“Women Fighting Hunger” Luncheon Raises $350,000

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Judy Spires, of Ocean City, of the Community FoodBank of New Jersey’s Board of Directors, addresses attendees at the Oct. 25 Women Fighting Hunger luncheon. (Photo provided)

The Community FoodBank of New Jersey (CFBNJ) hosted its Eighth Annual Women Fighting Hunger Luncheon on Wednesday, October 25 at Linwood Country Club in Linwood and the Park Avenue Club in Florham Park to support CFBNJ’s healthy food distribution efforts, according to a news release.

For the second time, the event was held in two locations simultaneously – one in North Jersey and one in South Jersey – to unite supporters from across the state. In total, 550 people attended the Luncheon, which raised more than $350,000 with the generous support of sponsors, event chairs and attendees.

The South Jersey event was sponsored by ACME Nourishing Neighbors, Spencer’s & Spirit Halloween, and Atlantic City Electric.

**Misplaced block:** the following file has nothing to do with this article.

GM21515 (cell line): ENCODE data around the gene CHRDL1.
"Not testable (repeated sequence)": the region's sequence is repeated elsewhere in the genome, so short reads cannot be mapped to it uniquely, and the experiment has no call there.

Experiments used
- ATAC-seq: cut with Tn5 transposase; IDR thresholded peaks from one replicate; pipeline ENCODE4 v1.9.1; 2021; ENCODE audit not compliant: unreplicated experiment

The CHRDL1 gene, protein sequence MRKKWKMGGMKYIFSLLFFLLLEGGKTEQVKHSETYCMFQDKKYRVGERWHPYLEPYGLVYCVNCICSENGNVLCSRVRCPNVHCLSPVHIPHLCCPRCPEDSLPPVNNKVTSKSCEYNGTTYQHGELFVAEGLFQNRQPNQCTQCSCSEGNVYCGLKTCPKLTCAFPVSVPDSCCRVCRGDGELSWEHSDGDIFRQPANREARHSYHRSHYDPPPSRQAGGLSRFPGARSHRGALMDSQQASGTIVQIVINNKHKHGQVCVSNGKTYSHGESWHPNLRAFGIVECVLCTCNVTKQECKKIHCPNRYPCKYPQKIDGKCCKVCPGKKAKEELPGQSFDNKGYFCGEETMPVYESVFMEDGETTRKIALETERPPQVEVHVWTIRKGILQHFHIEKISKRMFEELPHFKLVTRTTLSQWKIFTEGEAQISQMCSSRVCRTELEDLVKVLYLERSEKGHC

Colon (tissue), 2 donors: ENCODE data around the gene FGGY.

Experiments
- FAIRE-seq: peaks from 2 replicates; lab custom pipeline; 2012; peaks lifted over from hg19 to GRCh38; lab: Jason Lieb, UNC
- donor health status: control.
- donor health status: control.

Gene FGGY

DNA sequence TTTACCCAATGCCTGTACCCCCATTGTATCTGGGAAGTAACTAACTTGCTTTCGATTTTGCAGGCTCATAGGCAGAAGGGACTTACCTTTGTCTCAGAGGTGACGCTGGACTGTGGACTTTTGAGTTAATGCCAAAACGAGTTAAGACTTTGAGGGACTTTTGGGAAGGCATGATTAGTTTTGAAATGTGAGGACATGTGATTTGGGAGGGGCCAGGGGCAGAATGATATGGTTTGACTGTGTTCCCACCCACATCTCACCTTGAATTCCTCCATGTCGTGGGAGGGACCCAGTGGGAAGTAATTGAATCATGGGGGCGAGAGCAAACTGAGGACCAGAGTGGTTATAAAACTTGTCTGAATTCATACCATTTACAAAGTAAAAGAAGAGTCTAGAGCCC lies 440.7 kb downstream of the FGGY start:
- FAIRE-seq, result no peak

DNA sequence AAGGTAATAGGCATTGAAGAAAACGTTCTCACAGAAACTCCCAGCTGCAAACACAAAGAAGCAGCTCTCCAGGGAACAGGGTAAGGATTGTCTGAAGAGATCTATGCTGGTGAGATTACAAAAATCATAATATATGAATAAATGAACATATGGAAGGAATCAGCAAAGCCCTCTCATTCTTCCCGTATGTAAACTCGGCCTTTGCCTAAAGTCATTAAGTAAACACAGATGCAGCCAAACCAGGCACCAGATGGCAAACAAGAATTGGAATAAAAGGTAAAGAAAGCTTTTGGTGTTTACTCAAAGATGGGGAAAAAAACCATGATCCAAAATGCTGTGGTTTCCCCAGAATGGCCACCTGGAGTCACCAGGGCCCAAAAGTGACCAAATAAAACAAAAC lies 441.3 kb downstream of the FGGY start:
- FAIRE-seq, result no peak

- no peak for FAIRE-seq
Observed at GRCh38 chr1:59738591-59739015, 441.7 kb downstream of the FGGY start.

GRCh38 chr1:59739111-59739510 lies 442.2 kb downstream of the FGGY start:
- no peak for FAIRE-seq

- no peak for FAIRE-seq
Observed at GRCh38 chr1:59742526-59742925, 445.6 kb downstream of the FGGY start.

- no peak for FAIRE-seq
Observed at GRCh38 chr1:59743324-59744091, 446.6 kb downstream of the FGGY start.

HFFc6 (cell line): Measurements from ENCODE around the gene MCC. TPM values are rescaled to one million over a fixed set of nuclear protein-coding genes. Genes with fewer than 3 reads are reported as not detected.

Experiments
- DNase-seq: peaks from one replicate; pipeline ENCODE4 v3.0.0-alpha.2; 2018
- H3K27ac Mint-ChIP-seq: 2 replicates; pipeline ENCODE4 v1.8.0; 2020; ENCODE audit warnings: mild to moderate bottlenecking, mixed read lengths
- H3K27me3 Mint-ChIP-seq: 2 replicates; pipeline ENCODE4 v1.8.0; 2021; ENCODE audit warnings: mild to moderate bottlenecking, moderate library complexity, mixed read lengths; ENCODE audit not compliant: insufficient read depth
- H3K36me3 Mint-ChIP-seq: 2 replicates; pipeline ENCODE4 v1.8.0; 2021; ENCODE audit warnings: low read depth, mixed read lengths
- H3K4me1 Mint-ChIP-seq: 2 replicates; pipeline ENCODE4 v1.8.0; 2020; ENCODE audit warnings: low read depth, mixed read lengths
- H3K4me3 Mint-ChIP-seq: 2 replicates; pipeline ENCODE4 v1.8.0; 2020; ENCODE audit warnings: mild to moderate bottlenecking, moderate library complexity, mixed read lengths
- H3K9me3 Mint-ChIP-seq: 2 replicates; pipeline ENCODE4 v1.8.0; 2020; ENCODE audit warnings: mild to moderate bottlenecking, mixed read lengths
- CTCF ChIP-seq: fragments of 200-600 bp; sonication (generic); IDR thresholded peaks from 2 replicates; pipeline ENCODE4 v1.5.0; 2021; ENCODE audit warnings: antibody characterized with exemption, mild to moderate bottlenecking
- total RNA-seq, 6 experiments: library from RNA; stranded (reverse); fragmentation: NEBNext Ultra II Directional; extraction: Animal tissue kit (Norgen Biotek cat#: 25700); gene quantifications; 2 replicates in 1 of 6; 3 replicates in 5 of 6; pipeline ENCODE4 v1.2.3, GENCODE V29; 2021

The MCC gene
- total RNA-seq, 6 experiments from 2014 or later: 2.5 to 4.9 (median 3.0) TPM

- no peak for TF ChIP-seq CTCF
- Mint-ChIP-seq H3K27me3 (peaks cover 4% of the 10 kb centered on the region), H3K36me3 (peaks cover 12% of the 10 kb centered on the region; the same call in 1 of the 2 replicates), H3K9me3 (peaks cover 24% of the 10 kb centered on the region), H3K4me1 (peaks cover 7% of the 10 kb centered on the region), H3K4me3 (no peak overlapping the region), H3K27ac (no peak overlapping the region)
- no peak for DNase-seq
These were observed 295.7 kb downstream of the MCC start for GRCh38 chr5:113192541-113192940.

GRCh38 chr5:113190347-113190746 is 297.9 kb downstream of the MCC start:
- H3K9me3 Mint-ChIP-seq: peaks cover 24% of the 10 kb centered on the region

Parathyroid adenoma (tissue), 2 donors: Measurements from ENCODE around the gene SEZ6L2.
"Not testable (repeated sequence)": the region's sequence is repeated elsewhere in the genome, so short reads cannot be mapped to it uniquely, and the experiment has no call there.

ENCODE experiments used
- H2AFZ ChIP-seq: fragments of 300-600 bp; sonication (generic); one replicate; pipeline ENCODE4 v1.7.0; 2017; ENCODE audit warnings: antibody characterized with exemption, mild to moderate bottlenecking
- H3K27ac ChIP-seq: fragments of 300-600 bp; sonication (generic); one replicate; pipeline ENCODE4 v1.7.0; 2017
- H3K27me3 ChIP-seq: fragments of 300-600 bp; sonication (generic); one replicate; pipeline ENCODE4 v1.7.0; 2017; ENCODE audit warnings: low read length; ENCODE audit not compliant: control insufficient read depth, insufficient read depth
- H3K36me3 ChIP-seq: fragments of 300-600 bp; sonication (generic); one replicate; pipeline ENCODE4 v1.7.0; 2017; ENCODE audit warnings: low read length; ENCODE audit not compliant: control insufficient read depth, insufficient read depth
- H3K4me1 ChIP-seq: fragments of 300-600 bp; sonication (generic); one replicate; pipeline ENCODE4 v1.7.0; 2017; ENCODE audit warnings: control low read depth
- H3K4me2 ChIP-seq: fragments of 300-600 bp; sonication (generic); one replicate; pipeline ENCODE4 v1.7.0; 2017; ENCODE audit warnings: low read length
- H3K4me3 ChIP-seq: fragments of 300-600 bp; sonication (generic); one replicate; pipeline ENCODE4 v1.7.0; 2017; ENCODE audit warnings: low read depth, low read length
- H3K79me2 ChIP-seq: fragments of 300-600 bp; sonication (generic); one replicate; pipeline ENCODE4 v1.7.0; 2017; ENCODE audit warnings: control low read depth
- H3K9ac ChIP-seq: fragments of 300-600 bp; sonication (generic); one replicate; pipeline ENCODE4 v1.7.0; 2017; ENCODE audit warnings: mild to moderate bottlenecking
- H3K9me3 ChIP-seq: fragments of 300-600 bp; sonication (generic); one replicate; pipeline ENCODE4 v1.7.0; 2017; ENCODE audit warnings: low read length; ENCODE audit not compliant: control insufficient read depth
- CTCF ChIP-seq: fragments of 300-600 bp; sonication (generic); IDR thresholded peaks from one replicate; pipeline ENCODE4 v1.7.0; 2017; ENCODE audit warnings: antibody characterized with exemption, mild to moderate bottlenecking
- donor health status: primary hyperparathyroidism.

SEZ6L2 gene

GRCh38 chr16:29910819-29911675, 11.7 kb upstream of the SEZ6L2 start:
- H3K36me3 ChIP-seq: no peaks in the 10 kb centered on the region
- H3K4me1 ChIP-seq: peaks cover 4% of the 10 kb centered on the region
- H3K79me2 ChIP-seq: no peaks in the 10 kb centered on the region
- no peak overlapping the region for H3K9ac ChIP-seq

CFBNJ works to address hunger as a health issue, providing nearly 37 million pounds of fresh produce annually so that people in need can live healthy, active, and productive lives. The organization distributes over 90 million meals annually to support neighbors’ nutritional needs related to health concerns, cultural considerations, and food preferences, according to the news release.

Luncheon attendees supported a healthy lifestyle and spice food drive to help CFBNJ provide healthy, flavorful food. They brought low-sodium canned vegetables, canned chicken, low-sodium canned soups, and bottled spices and dried herbs to the event for distribution to CFBNJ’s partner pantries.

The drive collected nearly 2,400 pounds of these sought-after items.

The luncheon began at 11 a.m. with a volunteer hour at both locations, during which attendees packed close to 1,100 healthy lifestyle meal kits that included canned chicken, low-sodium chicken broth, low-sodium canned vegetables, fruit in natural juice, split peas, rice, garlic powder, Italian herbs, and a recipe card.

“Access to food, healthcare, education, and other critical necessities shapes health and well-being. That’s why CFBNJ works to create and follow strict guidelines about the nutritional quality of foods we source and distribute to our neighbors,” said Elizabeth McCarthy, president/CEO of the Community FoodBank of New Jersey.